Unlike other panelists, Lorenzen said the judicial branch may not be the proper place to resolve the issue and said he favors a legislative solution such as carbon pricing.
“Allowing a court to try to resolve it would really show insufficient respect for another branch of government,” he said, adding that Congress has had many opportunities to address climate change, including the unsuccessful Waxman-Markey Bill, which would have established a carbon tax.
Cornell law professor Gerald Torres said he would like to see society moving away from fossil fuels, a transition that has already started, even in heavy fossil fuel-producing states.
“Texas, which likes to present itself as an oil and gas state on windy days produces almost 28 percent of its electricity from wind,” he said.
“They can still swagger and pretend they’re oilmen, but in fact, they’re wind men.”
Eubanks said fossil fuel companies may already have solutions to some climate change issues, but they have not shared them with the public.
“We don’t know because we haven’t had disclosure of all these documents, what they were doing and what they know,” she said. “It may help us in resolving some of these issues and may expedite some type of resolution to help the planet.”
Frumoff said companies should pay their fair share relative to the amount of damages they caused, as outlined in the recent study, and should be prevented from causing future damages.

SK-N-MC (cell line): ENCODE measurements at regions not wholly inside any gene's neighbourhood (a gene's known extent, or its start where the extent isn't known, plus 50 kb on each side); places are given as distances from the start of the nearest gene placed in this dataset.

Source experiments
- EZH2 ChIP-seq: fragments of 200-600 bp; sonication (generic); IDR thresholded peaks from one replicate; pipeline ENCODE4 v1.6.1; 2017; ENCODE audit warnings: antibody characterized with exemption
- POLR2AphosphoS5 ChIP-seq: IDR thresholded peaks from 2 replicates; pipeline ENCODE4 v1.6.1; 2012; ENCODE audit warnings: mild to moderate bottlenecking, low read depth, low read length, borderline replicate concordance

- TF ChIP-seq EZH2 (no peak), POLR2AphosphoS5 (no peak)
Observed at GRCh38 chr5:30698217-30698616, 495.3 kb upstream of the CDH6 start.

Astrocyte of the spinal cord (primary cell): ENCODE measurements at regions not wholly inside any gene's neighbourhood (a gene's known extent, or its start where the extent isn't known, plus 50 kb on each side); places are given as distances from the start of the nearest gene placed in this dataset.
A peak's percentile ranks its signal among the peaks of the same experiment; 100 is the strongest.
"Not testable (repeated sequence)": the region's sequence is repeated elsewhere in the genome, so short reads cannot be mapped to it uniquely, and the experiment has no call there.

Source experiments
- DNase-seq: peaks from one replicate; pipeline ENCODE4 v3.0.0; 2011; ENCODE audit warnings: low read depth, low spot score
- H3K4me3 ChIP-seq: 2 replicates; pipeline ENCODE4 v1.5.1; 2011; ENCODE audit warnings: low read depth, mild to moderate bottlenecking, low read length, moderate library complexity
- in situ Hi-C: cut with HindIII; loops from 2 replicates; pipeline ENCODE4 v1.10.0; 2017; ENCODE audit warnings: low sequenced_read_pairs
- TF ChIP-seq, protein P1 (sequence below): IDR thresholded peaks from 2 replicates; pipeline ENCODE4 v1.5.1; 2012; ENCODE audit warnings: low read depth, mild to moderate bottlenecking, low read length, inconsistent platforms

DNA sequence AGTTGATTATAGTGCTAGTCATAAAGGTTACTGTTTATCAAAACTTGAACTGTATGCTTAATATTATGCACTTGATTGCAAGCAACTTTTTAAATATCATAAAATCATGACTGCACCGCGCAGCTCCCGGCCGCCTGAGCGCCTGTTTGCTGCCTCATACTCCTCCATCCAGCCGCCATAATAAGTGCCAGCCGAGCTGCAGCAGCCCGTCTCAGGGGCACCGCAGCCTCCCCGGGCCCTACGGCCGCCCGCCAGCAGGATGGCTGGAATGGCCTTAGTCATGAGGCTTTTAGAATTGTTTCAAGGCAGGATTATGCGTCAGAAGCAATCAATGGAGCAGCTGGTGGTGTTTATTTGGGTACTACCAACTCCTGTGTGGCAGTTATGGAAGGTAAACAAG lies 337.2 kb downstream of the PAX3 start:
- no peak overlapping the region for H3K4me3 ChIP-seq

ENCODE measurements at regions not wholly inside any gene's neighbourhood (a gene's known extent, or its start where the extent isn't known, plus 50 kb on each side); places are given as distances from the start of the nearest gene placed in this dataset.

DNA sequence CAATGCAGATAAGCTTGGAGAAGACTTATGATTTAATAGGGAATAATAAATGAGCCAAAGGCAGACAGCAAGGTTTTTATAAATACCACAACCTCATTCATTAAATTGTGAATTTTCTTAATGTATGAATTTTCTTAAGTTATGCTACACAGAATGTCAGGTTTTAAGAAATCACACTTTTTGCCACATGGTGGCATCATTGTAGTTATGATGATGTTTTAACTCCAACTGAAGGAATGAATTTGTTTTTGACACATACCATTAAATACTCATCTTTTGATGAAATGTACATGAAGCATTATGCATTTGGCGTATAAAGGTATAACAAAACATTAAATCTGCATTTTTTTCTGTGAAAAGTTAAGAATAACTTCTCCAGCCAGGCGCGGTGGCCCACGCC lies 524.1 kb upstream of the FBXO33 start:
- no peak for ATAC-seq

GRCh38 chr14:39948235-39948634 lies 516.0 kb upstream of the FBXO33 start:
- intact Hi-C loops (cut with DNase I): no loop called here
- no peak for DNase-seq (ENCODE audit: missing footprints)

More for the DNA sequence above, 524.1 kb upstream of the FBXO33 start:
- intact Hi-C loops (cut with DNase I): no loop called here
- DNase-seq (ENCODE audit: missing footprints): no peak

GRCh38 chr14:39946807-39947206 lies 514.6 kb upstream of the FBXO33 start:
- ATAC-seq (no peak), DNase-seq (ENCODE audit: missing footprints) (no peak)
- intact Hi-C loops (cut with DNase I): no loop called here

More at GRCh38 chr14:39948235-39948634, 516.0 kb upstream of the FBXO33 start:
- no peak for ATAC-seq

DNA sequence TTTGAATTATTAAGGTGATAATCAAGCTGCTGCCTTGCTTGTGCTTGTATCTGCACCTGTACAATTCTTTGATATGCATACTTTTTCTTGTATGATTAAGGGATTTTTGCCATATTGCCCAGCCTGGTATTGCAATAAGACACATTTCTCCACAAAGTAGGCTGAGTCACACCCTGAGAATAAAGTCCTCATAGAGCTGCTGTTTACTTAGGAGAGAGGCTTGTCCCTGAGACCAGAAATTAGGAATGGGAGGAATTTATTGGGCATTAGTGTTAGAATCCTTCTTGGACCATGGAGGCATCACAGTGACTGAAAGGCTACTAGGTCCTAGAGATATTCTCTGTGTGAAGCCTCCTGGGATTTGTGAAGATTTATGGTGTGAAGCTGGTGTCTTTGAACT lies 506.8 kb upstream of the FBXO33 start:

“A just result is that the ability of these companies to thwart sensible restrictions on their dangerous products would be reduced so that they’re no longer able to be effective at constricting the U.S. political system, for example, from taking sensible actions to restrict the harms of their products,” said Frumhoff.
Lorenzen said solutions are already happening without any government influence.
“People are moving toward better sources of generation and that is happening because of market forces, it’s happening because of state renewable portfolio standards, it’s happening because companies do business globally and they need to meet global challenges and market their products everywhere,” he said. “They answer to more than just the United States these days.” Lorenzen drew groans from the audience when he called the rise in natural gas use a “step on the way” to the future even though gas is also a fossil fuel that contributes significantly to global warming, even it if is less polluting than coal.
Eubanks questioned the effectiveness of legislation and said companies like the tobacco industry and the fossil fuel industry are resistant to change without being compelled because it endangers their profits.
“Bringing parties to the table to discuss these matters and to figure out some resolution to save the planet is not a bad idea,” said Eubanks. “And if you have to litigate to do it, more power!”